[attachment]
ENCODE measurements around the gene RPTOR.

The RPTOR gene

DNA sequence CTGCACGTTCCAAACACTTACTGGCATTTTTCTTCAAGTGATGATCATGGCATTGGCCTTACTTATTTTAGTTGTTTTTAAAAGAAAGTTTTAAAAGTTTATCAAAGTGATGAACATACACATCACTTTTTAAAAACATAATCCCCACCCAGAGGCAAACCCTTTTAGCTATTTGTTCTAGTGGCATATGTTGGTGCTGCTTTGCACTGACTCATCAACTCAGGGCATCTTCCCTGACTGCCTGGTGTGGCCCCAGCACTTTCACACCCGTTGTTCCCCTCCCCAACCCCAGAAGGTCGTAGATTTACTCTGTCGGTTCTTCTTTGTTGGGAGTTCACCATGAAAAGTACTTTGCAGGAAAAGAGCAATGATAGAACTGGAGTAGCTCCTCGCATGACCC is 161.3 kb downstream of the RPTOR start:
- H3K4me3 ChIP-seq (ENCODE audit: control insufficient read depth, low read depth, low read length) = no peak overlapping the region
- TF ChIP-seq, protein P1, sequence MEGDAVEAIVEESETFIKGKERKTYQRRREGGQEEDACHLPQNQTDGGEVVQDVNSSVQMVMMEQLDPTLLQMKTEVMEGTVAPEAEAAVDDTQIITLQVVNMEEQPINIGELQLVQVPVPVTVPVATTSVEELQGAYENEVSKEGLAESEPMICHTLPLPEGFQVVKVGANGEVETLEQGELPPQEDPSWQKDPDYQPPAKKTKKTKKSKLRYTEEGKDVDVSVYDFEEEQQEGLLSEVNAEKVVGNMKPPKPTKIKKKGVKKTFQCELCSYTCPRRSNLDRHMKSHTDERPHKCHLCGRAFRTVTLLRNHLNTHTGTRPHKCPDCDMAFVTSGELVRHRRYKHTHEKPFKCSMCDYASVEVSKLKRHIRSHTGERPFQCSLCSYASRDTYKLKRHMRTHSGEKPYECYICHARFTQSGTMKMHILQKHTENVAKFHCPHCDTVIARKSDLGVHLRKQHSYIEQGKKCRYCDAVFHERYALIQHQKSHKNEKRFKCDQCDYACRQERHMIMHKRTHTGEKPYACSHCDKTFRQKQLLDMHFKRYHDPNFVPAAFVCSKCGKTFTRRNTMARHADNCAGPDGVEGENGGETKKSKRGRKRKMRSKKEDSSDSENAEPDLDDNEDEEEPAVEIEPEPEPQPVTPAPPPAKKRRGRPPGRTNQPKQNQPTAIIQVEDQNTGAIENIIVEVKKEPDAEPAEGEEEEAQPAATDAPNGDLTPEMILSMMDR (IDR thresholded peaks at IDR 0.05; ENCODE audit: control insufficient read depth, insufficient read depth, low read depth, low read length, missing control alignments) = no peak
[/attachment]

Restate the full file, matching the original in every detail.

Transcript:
ENCODE measurements around the gene RPTOR.

The RPTOR gene

DNA sequence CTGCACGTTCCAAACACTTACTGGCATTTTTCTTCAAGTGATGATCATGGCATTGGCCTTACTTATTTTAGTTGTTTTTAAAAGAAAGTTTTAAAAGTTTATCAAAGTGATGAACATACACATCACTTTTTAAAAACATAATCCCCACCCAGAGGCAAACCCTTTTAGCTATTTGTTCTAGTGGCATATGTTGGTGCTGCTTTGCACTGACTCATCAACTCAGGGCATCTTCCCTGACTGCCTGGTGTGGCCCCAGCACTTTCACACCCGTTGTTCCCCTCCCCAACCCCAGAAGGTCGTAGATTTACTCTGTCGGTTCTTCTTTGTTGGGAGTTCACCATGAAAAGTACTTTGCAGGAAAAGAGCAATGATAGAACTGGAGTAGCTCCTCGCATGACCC is 161.3 kb downstream of the RPTOR start:
- H3K4me3 ChIP-seq (ENCODE audit: control insufficient read depth, low read depth, low read length) = no peak overlapping the region
- TF ChIP-seq, protein P1, sequence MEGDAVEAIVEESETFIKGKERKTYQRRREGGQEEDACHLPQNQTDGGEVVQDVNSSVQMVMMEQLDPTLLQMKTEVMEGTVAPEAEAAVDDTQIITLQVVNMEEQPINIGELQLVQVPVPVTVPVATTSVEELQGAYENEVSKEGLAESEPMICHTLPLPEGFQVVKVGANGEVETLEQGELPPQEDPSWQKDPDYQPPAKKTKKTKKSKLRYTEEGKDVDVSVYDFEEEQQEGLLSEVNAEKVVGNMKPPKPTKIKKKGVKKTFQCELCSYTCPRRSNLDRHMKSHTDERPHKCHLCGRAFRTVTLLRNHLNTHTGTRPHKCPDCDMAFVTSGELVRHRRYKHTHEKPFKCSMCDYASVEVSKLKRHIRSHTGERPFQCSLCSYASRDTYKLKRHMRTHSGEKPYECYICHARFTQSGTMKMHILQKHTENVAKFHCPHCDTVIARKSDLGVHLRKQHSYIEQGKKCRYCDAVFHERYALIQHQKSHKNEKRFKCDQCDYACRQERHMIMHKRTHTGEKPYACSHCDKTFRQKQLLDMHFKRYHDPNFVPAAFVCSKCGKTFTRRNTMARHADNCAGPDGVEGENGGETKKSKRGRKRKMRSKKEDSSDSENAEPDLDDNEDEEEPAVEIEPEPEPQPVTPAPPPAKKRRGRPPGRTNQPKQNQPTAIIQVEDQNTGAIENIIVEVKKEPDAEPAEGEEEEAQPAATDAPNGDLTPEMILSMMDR (IDR thresholded peaks at IDR 0.05; ENCODE audit: control insufficient read depth, insufficient read depth, low read depth, low read length, missing control alignments) = no peak